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Microelectronics & Semiconductor Manufacturing and Fabrication
Many of our nanomanufacturing, micromanufacturing and mesomanufacturing techniques and processes explained under the other menus can be used for MICROELECTRONICS MANUFACTURING too. However due to the importance of microelectronics in our products, we will concentrate on the subject specific applications of these processes here. Microelectronics related processes are also widely referred to as SEMICONDUCTOR FABRICATION processes. Our semiconductor engineering design and fabrication services include:
- FPGA board design, development and programming
- Microelectronics foundry services: Design, prototyping and manufacturing, third-party services
- Semiconductor wafer preparation: Dicing, backgrinding, thinning, reticle placement, die sorting, pick and place, inspection
- Microelectronic package design and fabrication: Both off-shelf and custom design and fabrication
- Semiconductor IC assembly & packaging & test: Die, wire and chip bonding, encapsulation, assembly, marking and branding
- Lead frames for semiconductor devices: Both off-shelf and custom design and fabrication
- Design and fabrication of heat sinks for microelectronics: Both off-shelf and custom design and fabrication
- Sensor & actuator design and fabrication: Both off-shelf and custom design and fabrication
- Optoelectronic & photonic circuits design and fabrication
Let us examine the microelectronics and semiconductor fabrication and test technologies in more detail so you can better understand the services and products we are offering.
FPGA Board Design & Development and Programming: Field-programmable gate arrays (FPGAs) are reprogrammable silicon chips. Contrary to processors that you find in personal computers, programming an FPGA rewires the chip itself to implement user’s functionality rather than running a software application. Using prebuilt logic blocks and programmable routing resources, FPGA chips can be configured to implement custom hardware functionality without using a breadboard and soldering iron. Digital computing tasks are carried out in software and compiled down to a configuration file or bitstream that contains information on how the components should be wired together. FPGAs can be used to implement any logical function that an ASIC could perform and are completely reconfigurable and can be given a completely different “personality” by recompiling a different circuit configuration. FPGAs combine the best parts of application-specific integrated circuits (ASICs) and processor-based systems. These benefits include the following:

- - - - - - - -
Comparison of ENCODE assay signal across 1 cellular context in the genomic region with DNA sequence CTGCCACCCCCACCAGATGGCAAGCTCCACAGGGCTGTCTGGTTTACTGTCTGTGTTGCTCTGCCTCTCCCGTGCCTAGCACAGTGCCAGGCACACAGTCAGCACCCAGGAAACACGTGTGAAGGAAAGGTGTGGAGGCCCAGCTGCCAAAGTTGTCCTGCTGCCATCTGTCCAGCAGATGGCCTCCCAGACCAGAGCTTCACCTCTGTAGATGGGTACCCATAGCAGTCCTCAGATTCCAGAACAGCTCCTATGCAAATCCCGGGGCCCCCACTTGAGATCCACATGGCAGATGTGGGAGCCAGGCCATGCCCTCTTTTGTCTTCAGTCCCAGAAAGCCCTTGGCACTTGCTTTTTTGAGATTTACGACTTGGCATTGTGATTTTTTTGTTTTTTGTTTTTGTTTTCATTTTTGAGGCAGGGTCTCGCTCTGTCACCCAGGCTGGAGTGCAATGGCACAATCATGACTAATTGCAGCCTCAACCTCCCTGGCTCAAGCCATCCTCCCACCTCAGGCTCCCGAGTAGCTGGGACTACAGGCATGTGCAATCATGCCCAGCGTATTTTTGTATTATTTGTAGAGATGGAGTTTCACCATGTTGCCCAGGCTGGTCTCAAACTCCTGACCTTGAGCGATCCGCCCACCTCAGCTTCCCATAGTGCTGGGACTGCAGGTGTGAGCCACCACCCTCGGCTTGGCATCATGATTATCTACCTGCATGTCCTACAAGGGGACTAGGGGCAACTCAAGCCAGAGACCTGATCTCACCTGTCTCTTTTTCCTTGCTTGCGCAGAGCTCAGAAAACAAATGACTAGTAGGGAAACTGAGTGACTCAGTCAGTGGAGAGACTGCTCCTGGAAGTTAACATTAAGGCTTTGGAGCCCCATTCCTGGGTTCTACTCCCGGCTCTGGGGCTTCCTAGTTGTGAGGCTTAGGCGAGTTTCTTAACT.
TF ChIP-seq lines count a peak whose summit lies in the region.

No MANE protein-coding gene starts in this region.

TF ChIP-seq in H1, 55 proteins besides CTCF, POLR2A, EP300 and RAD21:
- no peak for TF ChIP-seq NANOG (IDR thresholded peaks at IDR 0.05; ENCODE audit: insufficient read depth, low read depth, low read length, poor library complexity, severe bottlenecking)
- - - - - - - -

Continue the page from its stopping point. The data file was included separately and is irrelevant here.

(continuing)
• Faster I/O response times and specialized functionality
• Exceeding the computing power of digital signal processors (DSPs)
• Rapid prototyping and verification without the fabrication process of custom ASIC
• Implementation of custom functionality with the reliability of dedicated deterministic hardware
• Field-upgradable eliminating the expense of custom ASIC re-design and maintenance
FPGAs provide speed and reliability, without requiring high volumes to justify the large upfront expense of custom ASIC design. Reprogrammable silicon also has the same flexibility of software running on processor-based systems, and it is not limited by the number of processing cores available. Unlike processors, FPGAs are truly parallel in nature, so different processing operations do not have to compete for the same resources. Each independent processing task is assigned to a dedicated section of the chip, and can function autonomously without any influence from other logic blocks. As a result, the performance of one part of the application is not affected when more processing is added on. Some FPGAs have analog features in addition to digital functions. Some common analog features are programmable slew rate and drive strength on each output pin, allowing the engineer to set slow rates on lightly loaded pins that would otherwise ring or couple unacceptably, and to set stronger, faster rates on heavily loaded pins on high-speed channels that would otherwise run too slowly. Another relatively common analog feature is differential comparators on input pins designed to be connected to differential signaling channels. Some mixed signal FPGAs have integrated peripheral analog-to-digital converters (ADCs) and digital-to-analog converters (DACs) with analog signal conditioning blocks that allow them to operate as a system-on-a-chip.